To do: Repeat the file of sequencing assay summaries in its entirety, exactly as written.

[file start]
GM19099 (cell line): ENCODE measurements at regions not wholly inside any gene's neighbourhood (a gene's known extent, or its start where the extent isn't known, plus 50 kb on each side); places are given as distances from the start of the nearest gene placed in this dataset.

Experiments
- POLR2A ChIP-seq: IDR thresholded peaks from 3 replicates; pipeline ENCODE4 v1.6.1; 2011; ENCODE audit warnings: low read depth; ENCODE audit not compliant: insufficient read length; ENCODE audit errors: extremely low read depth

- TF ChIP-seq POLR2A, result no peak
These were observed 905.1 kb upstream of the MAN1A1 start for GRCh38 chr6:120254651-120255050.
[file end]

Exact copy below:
GM19099 (cell line): ENCODE measurements at regions not wholly inside any gene's neighbourhood (a gene's known extent, or its start where the extent isn't known, plus 50 kb on each side); places are given as distances from the start of the nearest gene placed in this dataset.

Experiments
- POLR2A ChIP-seq: IDR thresholded peaks from 3 replicates; pipeline ENCODE4 v1.6.1; 2011; ENCODE audit warnings: low read depth; ENCODE audit not compliant: insufficient read length; ENCODE audit errors: extremely low read depth

- TF ChIP-seq POLR2A, result no peak
These were observed 905.1 kb upstream of the MAN1A1 start for GRCh38 chr6:120254651-120255050.